(Reuters) – A U.N. watchdog report is expected to show that Iran has expanded its potential capacity to refine uranium in an underground site by at least 30 percent since May, diplomats say, adding to Western worries over Tehran‘s nuclear aims.
The U.N. International Atomic Energy Agency (IAEA) is due this week to issue its latest quarterly report on Iran’s disputed nuclear program, which the West and Israel suspect is aimed at developing bombs. Tehran denies this.
Language used by some Israeli politicians has fanned speculation that Israel might hit Iran’s nuclear sites before the November U.S. presidential vote. Washington has said there is still time for diplomatic pressure to work, but it could be drawn into any war between the two Middle East foes.
The Vienna-based diplomats, giving details on what they believe the IAEA report will show, said Iran had completed installation of two more cascades – interlinked networks of 174 centrifuges each – since the previous IAEA report in May.
They said Iran may also have added centrifuges in another part of the fortified Fordow facility, buried deep inside a mountain to better protect it against any enemy strikes, but they gave no details.
Fordow, where Iran is refining uranium to a level that takes it significantly closer to weapons-grade material, is built to house roughly 3,000 centrifuges – machines that spin at supersonic speed to increase the fissile concentration.
The May report said Iran had installed a total of 1,064 centrifuges, of which 696 were operating, in some six cascades. The diplomats said Iran has since added at least another 328, a jump of about 30 percent from the May figure, and perhaps more.
Iran says it needs this higher-grade uranium for a medical research reactor in Tehran. It is enriching uranium to lower levels at its main such plant in Natanz, where diplomats say it is also installing more centrifuges.
While the newly added centrifuges at Fordow are not yet operating, the expansion reaffirmed Iranian defiance of international demands to suspend enrichment, which can have both civilian and military uses depending on refinement level.
“There is reason to be concerned by increased tempo of enrichment, the larger stockpile of enriched uranium and, most importantly, the additional centrifuges installed in the deeply-buried facility at Fordow,” said Mark Fitzpatrick of the International Institute of Strategic Studies think-tank.
It may reinforce the belief in Israel that diplomatic and economic pressure is failing to make the Islamic Republic curb its uranium enrichment program.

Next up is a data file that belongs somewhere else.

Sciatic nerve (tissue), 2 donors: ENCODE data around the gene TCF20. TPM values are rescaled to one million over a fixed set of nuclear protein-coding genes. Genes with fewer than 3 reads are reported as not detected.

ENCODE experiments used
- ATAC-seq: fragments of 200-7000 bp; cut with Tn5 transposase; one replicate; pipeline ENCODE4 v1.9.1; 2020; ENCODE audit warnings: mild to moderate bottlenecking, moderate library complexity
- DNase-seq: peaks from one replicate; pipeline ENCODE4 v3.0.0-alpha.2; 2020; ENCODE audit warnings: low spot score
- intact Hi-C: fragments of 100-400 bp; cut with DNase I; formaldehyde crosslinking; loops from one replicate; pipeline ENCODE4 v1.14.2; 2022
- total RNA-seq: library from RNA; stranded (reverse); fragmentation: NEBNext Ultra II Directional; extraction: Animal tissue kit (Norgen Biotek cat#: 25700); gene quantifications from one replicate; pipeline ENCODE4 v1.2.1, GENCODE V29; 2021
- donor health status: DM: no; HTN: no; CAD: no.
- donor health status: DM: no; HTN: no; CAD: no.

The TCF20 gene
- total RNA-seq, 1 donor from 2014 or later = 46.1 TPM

Iran denies allegations it seeks a nuclear weapons capability and says all its atom work is for peaceful purposes. It has threatened wide-ranging reprisals if attacked.
Iran’s supreme leader, Ayatollah Ali Khamenei, on Thursday told heads of state from developing countries at a meeting in Tehran that the country has no interest in nuclear weapons but will keep pursuing peaceful nuclear energy.
(Reporting by Fredrik Dahl; Editing by Myra MacDonald)
- Iran expands nuclear capacity in underground bunker: sources: VIENNA (Reuters) – Iran has installed more uranium… (reuters.com)
- Iran “expands nuclear capacity underground” (thehimalayantimes.com)
- Netanyahu points to ‘more proof’ that Iran is making progress toward nuclear weapons (timesofisrael.com)
By Fredrik Dahl
VIENNA | Mon Mar 5, 2012 7:36am EST
(Reuters) – Iran has tripled its monthly production of higher-grade enriched uranium and the U.N. nuclear watchdog has “serious concerns” about possible military dimensions to Tehran‘s atomic activities, the agency’s chief said on Monday.
Yukiya Amano, director general of the International Atomic Energy Agency, also told the IAEA’s 35-nation board of governors about the lack of progress in two rounds of talks between the Vienna-based U.N. agency and Tehran this year.
U.S. President Barack Obama and Israeli Prime Minister Benjamin Netanyahu were to meet shortly in Washington to discuss Iran, deeply at odds over the timing for possible last-resort military action against Iran’s nuclear program.
Even though Obama offered assurances of stiffened U.S. resolve against Iran before the White House meeting, the two allies remained far apart over explicit nuclear “red lines” that Tehran should not be allowed to cross.
Iran denies suspicions that it is covertly seeking nuclear weapons capability, in part by coordinating efforts to process uranium, test high explosives and revamp a ballistic missile cone to accommodate a nuclear warhead.
But its refusal to curb sensitive atomic work that can have both civilian and military applications has drawn increasingly tough U.N. and Western sanctions against the major oil producer.
During the meetings in the Iranian capital in January and February, Iranian officials stonewalled the IAEA’s requests for access to a military site seen as central to its investigation into the nature of the Islamic state’s nuclear activity.
“The agency continues to have serious concerns regarding possible military dimensions to Iran’s nuclear program,” Amano told the closed-door meeting, according to a copy of his speech.